Until the train arrived and the roads were improved, the Ebro River was the main link between the towns located on its banks. Using modern means, you can visit a section of the route where steamboats and llaguts (traditional Catalan fishing vessels) used to bring passengers and goods from one place to another.
The Ebro River is the heart and soul of the region. It has always been a source of life, bringing people together and making trade and communication possible for centuries.In this region, the river connects the people to the sea and mountains and is an endless source of agricultural, fishing and tourist resources until it reaches the mouth of the sea.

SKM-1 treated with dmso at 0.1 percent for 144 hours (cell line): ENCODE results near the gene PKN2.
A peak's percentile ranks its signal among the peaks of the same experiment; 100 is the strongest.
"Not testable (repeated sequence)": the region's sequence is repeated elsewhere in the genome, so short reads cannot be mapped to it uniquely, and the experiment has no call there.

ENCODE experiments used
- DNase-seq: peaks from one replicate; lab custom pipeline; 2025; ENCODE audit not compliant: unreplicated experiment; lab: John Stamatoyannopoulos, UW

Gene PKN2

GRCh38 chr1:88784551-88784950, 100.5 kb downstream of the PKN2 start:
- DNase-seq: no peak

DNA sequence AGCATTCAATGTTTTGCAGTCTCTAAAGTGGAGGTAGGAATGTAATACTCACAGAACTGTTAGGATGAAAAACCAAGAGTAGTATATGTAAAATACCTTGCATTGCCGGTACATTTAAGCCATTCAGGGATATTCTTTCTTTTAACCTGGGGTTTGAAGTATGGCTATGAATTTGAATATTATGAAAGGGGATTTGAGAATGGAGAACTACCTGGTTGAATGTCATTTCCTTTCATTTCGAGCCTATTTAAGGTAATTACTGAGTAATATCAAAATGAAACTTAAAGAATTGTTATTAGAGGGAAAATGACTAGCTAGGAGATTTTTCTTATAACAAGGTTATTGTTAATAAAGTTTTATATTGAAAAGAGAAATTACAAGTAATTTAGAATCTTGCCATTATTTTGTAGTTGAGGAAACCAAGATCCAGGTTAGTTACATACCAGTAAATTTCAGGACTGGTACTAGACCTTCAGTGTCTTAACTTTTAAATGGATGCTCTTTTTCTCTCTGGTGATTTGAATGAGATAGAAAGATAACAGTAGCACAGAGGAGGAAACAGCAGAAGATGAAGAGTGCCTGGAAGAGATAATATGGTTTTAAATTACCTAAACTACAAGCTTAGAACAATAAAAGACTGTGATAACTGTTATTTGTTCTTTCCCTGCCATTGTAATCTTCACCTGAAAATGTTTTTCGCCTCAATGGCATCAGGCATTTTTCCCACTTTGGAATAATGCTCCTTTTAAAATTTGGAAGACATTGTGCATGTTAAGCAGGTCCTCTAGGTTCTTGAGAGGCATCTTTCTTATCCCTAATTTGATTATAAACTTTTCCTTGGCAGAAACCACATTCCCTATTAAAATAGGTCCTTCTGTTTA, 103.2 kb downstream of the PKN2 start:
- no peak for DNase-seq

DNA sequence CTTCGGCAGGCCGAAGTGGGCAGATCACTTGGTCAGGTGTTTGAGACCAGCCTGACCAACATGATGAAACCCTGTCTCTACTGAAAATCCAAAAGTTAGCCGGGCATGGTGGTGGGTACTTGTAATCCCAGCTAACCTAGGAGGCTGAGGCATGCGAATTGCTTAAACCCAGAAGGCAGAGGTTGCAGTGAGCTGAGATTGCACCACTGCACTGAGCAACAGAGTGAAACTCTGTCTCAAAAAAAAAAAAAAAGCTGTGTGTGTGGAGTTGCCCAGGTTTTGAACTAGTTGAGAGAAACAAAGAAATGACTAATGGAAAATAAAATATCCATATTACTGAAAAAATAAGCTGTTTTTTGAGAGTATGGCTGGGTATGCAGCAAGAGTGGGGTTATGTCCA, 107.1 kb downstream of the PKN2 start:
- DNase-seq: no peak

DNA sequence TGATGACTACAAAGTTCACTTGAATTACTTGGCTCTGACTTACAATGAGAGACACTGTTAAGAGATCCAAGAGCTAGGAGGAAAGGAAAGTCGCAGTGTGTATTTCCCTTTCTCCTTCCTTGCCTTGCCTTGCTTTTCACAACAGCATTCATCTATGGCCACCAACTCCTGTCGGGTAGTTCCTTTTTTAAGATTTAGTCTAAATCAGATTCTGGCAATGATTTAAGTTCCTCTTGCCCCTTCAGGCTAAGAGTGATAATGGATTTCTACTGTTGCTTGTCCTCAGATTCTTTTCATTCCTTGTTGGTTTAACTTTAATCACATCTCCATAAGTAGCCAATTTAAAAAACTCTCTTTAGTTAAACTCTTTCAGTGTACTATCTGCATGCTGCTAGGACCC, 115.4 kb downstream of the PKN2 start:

In this final section, the esplanade of the Delta meets the rocky coastline of the southern coast of Catalonia. An area that is highly valued for its unspoilt beaches with calm, crystal-clear waters. This fluvial ecosystem with pebble beaches gives rise to indigenous flora and fauna, creating a marvellous natural environment.
The Ebro is the second largest river on the Iberian Peninsula with regard to the volume of water it moves each year and is the only major river on the Peninsula that flows into the Mediterranean.